April has been designated as National Child Abuse Prevention Month to create awareness about the importance of strengthening families and preventing child abuse and neglect. Children are our most valuable resources; they are our future. Unfortunately, they also tend to be our most vulnerable and at-risk population for abuse and neglect.

During the month of April many government agencies and the public take part in ceremonies and events to promote healthy, strong, and safe children and families. Public officials issue proclamations, blue pinwheels become a part of the landscape around child welfare offices, schools, and hospital buildings, while billboards display messages and a call to action to report suspected child abuse and neglect. According to the CDC, “a report of child abuse is made every 10 seconds”. The increased visibility around child abuse and neglect coupled with the intrinsic motivation to do what is right often causes individuals and mandated reporters to dial child abuse and neglect hotlines at a much greater rate leading to a surge in reports in the month of April.

As a former child welfare worker, I can recall attending the public events surrounding Child Abuse Prevention Month. From planting pinwheels to wearing all blue, every April came with a slew of exciting things to do sharing in the good cause of preventing child abuse. On the other hand, April was also one of my most dreaded months because of the spike in reports. One mid-April day, I remember vividly coming back to the office from an awareness event hosted by our local child advocacy center. Upon checking in with my supervisor, I learned that our investigations team was going to be down two workers for at least a couple of months due to one resigning without notice and one taking extended leave. This news was devastating given the fact that we were already severely understaffed and taking on more work than we could handle. What was four workers handling reports for an entire medium sized county quickly turned to two workers in a matter of hours. For the entire month of April and the next couple of months to follow, I and one other worker struggled to keep up with the daily calls reporting child abuse and neglect. It seemed like the reports just kept coming. There were several days where I would get to the office at 8:30 in the morning and immediately hit the streets to make contact with families only to get back to the office at 7:00 in the evening to find yet another case sitting on my desk to start working on the next day. I started taking my laptop home with me to enter my documentation to try and stay ahead knowing that I would not have time in the day to sit at my desk. Soon, this began to affect my sleep and overall daily life. Every day, my coworker and I began to get more and more reports only to get further and further behind. Files began to pile up at our desks and overdue alerts popped up in our system. No longer did we have time to document the work we were doing, no longer did we have time to make follow up visits with families to discuss needs and resources, nor did we even have time to close cases; and forget about taking a lunch break. Our sole focus and priority had shifted to just laying eyes on children to ensure their safety and hopefully get to the next case before the end of the day.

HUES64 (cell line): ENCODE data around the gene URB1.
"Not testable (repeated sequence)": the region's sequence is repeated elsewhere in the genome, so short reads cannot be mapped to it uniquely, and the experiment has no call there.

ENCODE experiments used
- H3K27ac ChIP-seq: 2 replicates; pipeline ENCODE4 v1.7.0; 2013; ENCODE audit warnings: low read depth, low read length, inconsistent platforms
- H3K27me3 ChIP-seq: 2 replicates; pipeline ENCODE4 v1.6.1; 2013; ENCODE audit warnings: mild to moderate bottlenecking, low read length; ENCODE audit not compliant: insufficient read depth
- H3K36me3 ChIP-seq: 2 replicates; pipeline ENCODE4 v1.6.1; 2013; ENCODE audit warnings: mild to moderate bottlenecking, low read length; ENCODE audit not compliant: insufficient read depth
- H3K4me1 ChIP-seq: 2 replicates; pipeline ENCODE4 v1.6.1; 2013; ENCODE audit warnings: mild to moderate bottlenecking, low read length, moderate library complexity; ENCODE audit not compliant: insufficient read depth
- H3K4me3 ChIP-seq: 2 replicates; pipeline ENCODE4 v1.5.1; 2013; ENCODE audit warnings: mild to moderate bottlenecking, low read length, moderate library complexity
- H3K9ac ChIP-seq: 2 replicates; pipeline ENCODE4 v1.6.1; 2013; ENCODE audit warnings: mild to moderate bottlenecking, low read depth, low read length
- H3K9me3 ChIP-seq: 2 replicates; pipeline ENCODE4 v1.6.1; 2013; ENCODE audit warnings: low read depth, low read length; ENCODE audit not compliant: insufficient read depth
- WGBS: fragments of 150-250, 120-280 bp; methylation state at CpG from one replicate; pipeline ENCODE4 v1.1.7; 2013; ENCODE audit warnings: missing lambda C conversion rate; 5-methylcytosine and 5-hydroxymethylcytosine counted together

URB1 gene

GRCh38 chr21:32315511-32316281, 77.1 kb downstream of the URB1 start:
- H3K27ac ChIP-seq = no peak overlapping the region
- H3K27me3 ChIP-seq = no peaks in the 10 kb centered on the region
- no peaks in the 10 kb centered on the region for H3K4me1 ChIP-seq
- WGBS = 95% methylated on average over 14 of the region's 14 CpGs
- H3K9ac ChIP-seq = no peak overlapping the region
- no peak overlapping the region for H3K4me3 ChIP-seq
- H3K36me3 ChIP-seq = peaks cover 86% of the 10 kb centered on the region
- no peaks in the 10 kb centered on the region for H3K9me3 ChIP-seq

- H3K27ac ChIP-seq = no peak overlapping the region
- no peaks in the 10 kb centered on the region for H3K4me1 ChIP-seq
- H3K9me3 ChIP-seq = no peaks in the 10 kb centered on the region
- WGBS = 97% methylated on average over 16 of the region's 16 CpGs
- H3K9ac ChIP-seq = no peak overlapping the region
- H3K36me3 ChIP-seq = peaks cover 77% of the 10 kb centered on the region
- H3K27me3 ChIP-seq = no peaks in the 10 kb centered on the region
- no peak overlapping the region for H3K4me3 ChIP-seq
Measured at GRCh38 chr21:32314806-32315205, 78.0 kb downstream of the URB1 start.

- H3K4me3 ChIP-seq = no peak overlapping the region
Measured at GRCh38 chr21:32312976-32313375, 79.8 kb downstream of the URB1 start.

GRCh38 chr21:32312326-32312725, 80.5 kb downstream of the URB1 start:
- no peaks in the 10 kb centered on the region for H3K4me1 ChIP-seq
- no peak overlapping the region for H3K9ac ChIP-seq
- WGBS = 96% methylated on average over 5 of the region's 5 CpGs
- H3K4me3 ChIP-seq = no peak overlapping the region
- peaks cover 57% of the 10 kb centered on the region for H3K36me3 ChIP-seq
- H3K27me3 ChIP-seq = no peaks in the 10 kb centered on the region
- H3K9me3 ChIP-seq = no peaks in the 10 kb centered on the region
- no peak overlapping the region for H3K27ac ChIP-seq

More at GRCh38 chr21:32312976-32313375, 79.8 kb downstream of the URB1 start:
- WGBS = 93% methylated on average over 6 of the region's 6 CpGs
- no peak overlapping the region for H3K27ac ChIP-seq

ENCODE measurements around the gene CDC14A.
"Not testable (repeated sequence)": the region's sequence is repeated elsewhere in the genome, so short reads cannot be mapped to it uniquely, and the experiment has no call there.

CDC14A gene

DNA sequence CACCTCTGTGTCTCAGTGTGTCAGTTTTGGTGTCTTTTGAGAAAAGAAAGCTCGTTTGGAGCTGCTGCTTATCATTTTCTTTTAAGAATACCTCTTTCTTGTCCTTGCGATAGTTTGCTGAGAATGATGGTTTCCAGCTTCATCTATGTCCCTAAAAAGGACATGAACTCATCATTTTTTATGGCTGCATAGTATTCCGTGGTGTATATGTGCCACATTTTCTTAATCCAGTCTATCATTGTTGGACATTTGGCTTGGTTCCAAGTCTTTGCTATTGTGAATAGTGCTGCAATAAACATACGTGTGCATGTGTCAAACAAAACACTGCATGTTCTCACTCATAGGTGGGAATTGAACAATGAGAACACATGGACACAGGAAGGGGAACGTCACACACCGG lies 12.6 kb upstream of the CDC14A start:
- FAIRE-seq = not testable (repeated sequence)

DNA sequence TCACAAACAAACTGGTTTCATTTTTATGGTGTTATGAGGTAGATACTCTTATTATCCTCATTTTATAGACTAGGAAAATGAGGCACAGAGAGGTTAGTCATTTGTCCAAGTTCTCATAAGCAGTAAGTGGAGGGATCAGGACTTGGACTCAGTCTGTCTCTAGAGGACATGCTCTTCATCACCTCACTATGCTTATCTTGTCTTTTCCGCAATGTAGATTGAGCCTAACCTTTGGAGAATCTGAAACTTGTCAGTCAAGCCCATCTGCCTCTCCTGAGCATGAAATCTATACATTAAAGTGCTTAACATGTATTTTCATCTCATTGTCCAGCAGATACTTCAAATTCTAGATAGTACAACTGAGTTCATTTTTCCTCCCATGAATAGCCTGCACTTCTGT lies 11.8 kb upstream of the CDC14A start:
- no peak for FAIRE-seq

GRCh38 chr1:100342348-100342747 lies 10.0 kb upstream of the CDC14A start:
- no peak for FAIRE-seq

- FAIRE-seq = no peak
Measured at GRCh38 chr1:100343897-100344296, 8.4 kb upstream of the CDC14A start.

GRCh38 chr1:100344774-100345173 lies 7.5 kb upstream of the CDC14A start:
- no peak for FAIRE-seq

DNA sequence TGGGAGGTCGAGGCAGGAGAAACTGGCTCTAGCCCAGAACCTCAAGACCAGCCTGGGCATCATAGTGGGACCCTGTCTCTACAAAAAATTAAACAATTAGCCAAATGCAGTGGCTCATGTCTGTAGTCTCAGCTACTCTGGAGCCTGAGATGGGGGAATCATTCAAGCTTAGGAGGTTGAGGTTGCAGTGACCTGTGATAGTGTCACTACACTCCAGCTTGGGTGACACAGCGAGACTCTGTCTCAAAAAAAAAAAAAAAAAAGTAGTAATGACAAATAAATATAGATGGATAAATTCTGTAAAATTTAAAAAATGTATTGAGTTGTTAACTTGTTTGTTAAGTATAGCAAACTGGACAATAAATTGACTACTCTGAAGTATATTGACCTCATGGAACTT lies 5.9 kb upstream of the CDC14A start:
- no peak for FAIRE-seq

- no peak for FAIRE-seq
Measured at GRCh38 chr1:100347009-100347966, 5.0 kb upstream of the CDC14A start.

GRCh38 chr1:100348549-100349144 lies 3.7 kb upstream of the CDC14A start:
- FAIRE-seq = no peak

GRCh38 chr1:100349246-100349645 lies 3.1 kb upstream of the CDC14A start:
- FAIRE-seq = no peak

From April to June, caseload sizes had doubled with many of the cases lying dormant simply because we did not have the capacity to complete work on them. Behind each case was a family in need of supports and services but we simply did not have the time to complete a thorough assessment to get them the help many of them desperately needed. It wasn’t until mid-June when schools were out and summer began that we finally started to see a decrease in the number of cases we were receiving weekly. The call volume started to subside and we could actually breathe a little. Two new staff members joined our teams and began to shadow us in preparation to receive cases and our coworker who was out on extended leave returned. We then saw a dim light at the end of the tunnel. What started as a month recognized nationally to raise awareness in an effort to prevent child abuse ended leaving two workers feeling extremely overwhelmed and overburdened on the brink of quitting due to burnout amid the other stressors of the job. Throughout all of the difficult days, nights, and weekends which often felt as though there was no end to the madness, there were some positives that came from that year’s ‘spring crisis’:

  1. Highlighted the Capacity Crisis within our office and in child welfare offices nationwide.
  2. Prepared us for the influx of reports in the coming months once school started back.
  3. Gave management a realistic snapshot of the dangers of high caseloads combined with high vacancies leading to a push for rapid hiring events.
  4. Allowed us to plan for future child welfare awareness events which will often lead to an increase in reports.

As many agencies and organizations plan events to recognize Child Abuse Prevention Month and the need for supportive services to ensure our families are safe and prevent child abuse and neglect, let us also remember to plan to prevent the capacity crisis that can so easily get us behind, disabling workers from meeting the needs of our most vulnerable families. By increasing the capacity of the child welfare workforce, we make it possible to serve more families promptly and improve the outcomes for those involved in our systems.

1. all4kids, “National Child Abuse Prevention Month: Children’s Bureau,” Child Abuse Prevention, Treatment & Welfare Services | Children’s Bureau, 2023.

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